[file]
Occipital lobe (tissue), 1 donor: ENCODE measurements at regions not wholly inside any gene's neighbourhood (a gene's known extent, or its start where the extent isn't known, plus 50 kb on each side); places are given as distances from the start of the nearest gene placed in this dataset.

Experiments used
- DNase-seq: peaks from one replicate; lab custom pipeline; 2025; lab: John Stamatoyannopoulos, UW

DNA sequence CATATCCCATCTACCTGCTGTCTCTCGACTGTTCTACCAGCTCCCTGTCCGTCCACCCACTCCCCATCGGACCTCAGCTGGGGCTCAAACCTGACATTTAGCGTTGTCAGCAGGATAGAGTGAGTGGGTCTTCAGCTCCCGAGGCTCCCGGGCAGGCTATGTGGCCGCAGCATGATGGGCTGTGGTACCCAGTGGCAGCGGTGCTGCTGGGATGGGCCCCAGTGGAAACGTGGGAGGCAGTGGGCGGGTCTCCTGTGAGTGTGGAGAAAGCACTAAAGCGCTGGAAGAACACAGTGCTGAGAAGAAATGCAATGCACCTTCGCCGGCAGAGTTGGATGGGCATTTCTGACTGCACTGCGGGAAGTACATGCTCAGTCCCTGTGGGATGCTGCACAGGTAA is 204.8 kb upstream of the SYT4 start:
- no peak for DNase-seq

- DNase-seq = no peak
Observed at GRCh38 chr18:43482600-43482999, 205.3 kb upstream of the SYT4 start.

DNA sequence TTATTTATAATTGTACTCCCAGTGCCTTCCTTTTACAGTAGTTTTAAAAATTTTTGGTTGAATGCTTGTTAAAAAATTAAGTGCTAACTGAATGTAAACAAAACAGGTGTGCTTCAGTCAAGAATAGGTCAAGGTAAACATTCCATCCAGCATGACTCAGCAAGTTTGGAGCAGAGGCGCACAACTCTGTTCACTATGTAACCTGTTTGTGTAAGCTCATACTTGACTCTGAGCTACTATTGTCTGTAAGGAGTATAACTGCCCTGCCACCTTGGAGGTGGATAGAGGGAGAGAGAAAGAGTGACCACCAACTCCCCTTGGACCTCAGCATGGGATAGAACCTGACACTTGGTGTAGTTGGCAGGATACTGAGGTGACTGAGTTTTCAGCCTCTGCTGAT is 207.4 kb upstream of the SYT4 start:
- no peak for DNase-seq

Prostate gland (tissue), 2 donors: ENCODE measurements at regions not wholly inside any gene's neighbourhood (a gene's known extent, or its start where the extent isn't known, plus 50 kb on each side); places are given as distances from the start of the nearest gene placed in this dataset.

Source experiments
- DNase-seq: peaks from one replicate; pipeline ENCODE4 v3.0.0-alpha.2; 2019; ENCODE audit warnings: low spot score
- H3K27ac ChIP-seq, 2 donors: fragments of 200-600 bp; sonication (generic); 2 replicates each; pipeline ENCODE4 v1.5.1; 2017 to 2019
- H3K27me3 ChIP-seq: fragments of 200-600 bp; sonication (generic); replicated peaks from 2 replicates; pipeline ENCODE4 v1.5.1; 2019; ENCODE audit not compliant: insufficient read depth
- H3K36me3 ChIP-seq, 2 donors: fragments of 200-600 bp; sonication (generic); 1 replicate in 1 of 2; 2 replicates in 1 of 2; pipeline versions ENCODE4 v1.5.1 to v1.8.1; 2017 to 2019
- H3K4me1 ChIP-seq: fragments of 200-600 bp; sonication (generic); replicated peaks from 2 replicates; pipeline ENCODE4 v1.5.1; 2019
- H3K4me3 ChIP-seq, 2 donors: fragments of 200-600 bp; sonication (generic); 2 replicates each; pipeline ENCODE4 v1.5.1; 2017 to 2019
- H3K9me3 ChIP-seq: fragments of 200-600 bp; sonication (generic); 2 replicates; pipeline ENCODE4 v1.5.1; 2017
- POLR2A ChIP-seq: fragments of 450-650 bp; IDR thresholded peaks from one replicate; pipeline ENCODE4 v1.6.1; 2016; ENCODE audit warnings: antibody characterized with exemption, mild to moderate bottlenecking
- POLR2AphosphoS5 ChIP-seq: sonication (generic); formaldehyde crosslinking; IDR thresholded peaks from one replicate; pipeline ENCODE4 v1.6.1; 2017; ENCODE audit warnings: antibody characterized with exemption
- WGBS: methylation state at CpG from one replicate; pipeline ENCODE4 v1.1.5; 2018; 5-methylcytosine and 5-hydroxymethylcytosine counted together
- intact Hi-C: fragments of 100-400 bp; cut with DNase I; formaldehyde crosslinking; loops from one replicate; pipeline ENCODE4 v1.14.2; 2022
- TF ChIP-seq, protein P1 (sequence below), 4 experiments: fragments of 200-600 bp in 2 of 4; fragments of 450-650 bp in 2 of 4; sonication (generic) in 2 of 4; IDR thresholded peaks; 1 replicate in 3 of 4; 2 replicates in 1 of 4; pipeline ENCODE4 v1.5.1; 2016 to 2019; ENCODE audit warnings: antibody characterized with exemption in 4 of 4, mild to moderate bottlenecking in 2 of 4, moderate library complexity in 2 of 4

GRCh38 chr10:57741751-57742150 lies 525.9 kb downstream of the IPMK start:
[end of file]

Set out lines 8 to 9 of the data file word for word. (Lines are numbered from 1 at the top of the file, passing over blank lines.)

DNA sequence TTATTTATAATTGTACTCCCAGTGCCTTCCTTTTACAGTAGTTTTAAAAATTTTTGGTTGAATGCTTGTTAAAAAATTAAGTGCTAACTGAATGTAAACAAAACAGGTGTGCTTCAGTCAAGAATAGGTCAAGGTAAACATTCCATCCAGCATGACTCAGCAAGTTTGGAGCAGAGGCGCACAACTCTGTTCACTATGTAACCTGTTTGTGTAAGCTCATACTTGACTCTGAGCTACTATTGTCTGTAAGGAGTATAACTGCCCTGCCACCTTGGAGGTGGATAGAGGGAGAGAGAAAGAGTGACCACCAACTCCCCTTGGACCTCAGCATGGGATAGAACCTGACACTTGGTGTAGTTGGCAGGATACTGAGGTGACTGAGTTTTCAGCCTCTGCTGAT is 207.4 kb upstream of the SYT4 start:
- no peak for DNase-seq